Flash jet-setting drug boss who owns a Banksy and Bentley begs for jail release

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    A Brit drug lord who hid his criminal empire behind a luxury playboy lifestyle, has failed in his desperate bid to be released from jail.

    Aram Sheibani, 43, from Greater Manchester, was sentenced to 37 years in prison in June 2021 for his part in a high-level cocaine conspiracy that lasted nearly 10 years. Sheibani, from Bowdon, Trafford, used money from fraud and drugs to build up a £5m property portfolio, which included a swanky £1.74 million flat in Kensington, London. He had Banksy and Andy Warhol artwork, travelled the globe, drove fancy cars like a Bentley and a Porsche, all while pretending to be a legitimate businessman.

    According to the Manchester Evening News, Cops also discovered he had over £1m in cash, cryptocurrency worth £1.3m, original artwork from Banksy and Andy Warhol, and that he'd splashed out on cosmetic surgery including veneers, hair transplants and a nose job. A judge slammed Sheibani, saying his "greed knew no boundaries" and that he was satisfied Sheibani was "at the very head of a large-scale, international drugs conspiracy" and was "very close to the very source of production in Colombia".

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    Despite Sheibani's claims that his wealth came from legitimate sources, jurors took just five hours to convict him of 20 fraud, money laundering and drug offences after an eight-week trial. Earlier this week, the Court of Appeal in London heard a renewed appeal against both his conviction and sentence.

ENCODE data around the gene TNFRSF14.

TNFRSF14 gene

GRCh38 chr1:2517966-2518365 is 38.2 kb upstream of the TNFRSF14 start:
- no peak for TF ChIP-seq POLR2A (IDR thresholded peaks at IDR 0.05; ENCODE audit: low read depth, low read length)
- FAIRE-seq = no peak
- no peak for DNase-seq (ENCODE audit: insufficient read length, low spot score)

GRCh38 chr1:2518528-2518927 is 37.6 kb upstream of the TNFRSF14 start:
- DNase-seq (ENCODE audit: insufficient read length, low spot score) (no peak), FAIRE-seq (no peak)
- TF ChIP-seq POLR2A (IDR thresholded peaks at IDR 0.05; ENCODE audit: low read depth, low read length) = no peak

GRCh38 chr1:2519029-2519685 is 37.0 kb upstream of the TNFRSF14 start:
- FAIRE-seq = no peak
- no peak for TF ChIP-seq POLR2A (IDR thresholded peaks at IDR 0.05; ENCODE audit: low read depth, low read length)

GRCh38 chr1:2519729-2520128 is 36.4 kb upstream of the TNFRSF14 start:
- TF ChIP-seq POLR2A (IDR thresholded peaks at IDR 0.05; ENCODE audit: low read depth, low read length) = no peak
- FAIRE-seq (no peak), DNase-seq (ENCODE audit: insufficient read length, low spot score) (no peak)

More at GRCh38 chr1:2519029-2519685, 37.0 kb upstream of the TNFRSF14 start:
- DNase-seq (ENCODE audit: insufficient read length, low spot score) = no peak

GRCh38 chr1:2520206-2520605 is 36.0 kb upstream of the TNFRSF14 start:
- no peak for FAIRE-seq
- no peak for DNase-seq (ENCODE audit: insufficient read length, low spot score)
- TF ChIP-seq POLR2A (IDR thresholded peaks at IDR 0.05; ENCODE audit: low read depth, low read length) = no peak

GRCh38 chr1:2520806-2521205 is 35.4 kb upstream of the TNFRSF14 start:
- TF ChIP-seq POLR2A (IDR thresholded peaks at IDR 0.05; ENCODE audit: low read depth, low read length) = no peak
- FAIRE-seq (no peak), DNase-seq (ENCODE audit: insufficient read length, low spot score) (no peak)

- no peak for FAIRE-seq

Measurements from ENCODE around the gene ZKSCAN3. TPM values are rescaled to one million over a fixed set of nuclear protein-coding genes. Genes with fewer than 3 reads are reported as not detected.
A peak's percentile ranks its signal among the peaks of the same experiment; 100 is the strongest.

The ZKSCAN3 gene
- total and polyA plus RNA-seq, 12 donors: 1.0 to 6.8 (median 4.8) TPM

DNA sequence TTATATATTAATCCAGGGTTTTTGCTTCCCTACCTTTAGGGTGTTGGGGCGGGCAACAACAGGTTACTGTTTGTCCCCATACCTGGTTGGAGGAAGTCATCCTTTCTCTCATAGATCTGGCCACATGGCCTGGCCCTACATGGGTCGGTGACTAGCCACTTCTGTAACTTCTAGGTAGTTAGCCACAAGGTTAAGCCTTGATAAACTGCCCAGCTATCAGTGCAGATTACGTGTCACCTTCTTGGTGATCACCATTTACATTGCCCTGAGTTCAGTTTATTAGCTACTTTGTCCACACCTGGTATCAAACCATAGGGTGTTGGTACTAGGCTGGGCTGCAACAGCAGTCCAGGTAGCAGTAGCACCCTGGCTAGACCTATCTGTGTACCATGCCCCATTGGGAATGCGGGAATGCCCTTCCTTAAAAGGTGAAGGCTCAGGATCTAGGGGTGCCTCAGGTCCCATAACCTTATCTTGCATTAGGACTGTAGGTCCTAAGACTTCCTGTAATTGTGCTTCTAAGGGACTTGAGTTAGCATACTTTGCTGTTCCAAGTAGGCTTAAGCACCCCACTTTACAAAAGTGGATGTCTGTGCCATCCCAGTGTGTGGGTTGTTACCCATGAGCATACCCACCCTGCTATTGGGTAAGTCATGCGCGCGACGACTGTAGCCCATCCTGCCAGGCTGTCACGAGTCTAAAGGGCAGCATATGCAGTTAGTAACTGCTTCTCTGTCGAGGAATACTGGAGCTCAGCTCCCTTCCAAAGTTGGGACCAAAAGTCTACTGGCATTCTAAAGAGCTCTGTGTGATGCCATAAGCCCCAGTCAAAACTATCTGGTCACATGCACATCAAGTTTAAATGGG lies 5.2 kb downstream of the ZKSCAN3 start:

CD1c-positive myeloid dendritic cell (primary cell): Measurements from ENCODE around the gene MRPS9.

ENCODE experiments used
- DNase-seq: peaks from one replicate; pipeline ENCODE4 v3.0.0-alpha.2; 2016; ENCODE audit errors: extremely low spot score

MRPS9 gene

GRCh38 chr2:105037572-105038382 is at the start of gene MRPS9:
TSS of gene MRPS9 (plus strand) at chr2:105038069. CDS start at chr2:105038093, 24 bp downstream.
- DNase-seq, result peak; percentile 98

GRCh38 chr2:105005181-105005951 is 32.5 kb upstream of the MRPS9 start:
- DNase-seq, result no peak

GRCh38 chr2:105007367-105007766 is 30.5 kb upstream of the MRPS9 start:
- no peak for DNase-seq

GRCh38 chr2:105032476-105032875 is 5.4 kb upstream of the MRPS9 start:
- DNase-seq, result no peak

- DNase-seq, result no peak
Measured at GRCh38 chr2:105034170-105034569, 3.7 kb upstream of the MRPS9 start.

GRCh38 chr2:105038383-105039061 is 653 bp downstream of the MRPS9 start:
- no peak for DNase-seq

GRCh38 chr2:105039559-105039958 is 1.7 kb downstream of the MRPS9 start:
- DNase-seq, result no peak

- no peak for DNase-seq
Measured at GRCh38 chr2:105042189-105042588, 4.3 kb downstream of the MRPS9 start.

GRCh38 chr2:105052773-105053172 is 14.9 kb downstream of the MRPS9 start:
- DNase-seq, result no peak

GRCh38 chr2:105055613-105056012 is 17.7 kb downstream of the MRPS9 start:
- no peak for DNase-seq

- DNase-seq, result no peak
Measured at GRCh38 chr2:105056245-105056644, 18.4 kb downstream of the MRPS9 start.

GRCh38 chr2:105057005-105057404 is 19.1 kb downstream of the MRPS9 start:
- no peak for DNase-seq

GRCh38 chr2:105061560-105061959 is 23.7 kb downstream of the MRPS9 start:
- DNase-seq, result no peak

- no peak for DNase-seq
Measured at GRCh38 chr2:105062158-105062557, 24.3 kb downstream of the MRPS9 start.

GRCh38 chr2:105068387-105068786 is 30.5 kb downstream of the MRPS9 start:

Sheibani's barrister labelled the evidence of drug dealing against him as "circumstantial", arguing his conviction was unsafe. He also said there was "no evidential basis" for the lengthy sentence. Simon Csoka KC, representing Sheibani, argued that it "was not a case where there was an identified conspiracy".

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    He claimed his client wasn't given a chance to bid to have the charges dismissed, adding that "evidence that related to drug dealing was put forward into what might be termed a Frankenstein conspiracy" consisting of parts of more than one "conspiracy".

    "Where is the evidence that this was a single conspiracy as against a number of conspiracies?," he questioned.

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    He added that for a conviction, the jury must be certain Sheibani was guilty of the offence as outlined in the indictment and that they are 'considering the same conspiracy together.' He claimed the judge had 'not directed the jury about that issue.'

    Both appeals were thrown out by a panel of three judges. Lady Justice Macur said the full reasons for their decision would be published in writing in due course.

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    "That is the end of the matter as far as this court is concerned unless anyone finds other evidence to put before the CCRC (Criminal Cases Review Commission)," she said.

    Sergeant Lucy Pearson, from GMP's Economic Crime Unit, described Sheibani as a "calculated, deceitful and scheming criminal" after his sentencing.

    She said: "He is a dishonest individual who has not shown any remorse for his actions throughout this entire investigation, refusing to cooperate with police and attempting to destroy evidence.

    "The extent of Sheibani's criminality should not be underestimated; not only is he involved in tax evasion and money laundering which has a detrimental effect on the economy and society, resulting in honest taxpayers feeling that burden, but the source of his tainted income is as a result of a class A drugs conspiracy."

    * This article was crafted with the help of an AI tool, which speeds up Daily Star's editorial research. An editor reviewed this content before it was published. You can report any errors to [email protected]

    • Banksy
    • Crime
    • money
    • Drugs
    • London

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